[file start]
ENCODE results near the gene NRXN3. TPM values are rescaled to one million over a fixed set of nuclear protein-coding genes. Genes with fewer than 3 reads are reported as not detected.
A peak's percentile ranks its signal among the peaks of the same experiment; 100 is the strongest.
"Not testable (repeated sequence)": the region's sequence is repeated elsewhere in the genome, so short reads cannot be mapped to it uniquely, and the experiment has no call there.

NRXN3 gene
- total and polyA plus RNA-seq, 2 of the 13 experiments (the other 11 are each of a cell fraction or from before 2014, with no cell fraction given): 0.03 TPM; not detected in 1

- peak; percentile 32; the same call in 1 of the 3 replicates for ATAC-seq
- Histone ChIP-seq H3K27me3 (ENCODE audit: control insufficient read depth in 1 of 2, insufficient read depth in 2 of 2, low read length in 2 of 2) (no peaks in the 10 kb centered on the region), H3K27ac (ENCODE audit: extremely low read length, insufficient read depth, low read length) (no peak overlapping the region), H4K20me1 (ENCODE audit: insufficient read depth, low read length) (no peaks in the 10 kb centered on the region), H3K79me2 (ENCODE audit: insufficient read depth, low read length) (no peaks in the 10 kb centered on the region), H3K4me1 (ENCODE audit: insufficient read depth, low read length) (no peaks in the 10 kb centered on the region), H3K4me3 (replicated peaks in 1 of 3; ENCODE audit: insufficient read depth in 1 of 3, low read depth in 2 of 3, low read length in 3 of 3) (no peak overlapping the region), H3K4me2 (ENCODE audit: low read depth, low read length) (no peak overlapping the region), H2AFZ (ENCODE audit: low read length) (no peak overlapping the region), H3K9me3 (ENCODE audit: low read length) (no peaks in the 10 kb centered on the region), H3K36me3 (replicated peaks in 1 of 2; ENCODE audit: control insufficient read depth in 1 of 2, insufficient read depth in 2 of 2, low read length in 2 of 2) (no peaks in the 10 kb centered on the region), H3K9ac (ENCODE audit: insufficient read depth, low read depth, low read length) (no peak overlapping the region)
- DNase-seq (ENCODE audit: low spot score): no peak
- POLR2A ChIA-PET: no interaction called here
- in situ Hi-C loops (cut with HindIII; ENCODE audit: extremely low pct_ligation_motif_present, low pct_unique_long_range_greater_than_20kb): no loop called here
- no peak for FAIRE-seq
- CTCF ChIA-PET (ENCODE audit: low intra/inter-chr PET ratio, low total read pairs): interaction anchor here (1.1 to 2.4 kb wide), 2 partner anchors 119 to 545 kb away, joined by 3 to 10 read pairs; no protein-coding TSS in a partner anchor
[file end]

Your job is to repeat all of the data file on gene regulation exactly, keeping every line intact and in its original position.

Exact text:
ENCODE results near the gene NRXN3. TPM values are rescaled to one million over a fixed set of nuclear protein-coding genes. Genes with fewer than 3 reads are reported as not detected.
A peak's percentile ranks its signal among the peaks of the same experiment; 100 is the strongest.
"Not testable (repeated sequence)": the region's sequence is repeated elsewhere in the genome, so short reads cannot be mapped to it uniquely, and the experiment has no call there.

NRXN3 gene
- total and polyA plus RNA-seq, 2 of the 13 experiments (the other 11 are each of a cell fraction or from before 2014, with no cell fraction given): 0.03 TPM; not detected in 1

- peak; percentile 32; the same call in 1 of the 3 replicates for ATAC-seq
- Histone ChIP-seq H3K27me3 (ENCODE audit: control insufficient read depth in 1 of 2, insufficient read depth in 2 of 2, low read length in 2 of 2) (no peaks in the 10 kb centered on the region), H3K27ac (ENCODE audit: extremely low read length, insufficient read depth, low read length) (no peak overlapping the region), H4K20me1 (ENCODE audit: insufficient read depth, low read length) (no peaks in the 10 kb centered on the region), H3K79me2 (ENCODE audit: insufficient read depth, low read length) (no peaks in the 10 kb centered on the region), H3K4me1 (ENCODE audit: insufficient read depth, low read length) (no peaks in the 10 kb centered on the region), H3K4me3 (replicated peaks in 1 of 3; ENCODE audit: insufficient read depth in 1 of 3, low read depth in 2 of 3, low read length in 3 of 3) (no peak overlapping the region), H3K4me2 (ENCODE audit: low read depth, low read length) (no peak overlapping the region), H2AFZ (ENCODE audit: low read length) (no peak overlapping the region), H3K9me3 (ENCODE audit: low read length) (no peaks in the 10 kb centered on the region), H3K36me3 (replicated peaks in 1 of 2; ENCODE audit: control insufficient read depth in 1 of 2, insufficient read depth in 2 of 2, low read length in 2 of 2) (no peaks in the 10 kb centered on the region), H3K9ac (ENCODE audit: insufficient read depth, low read depth, low read length) (no peak overlapping the region)
- DNase-seq (ENCODE audit: low spot score): no peak
- POLR2A ChIA-PET: no interaction called here
- in situ Hi-C loops (cut with HindIII; ENCODE audit: extremely low pct_ligation_motif_present, low pct_unique_long_range_greater_than_20kb): no loop called here
- no peak for FAIRE-seq
- CTCF ChIA-PET (ENCODE audit: low intra/inter-chr PET ratio, low total read pairs): interaction anchor here (1.1 to 2.4 kb wide), 2 partner anchors 119 to 545 kb away, joined by 3 to 10 read pairs; no protein-coding TSS in a partner anchor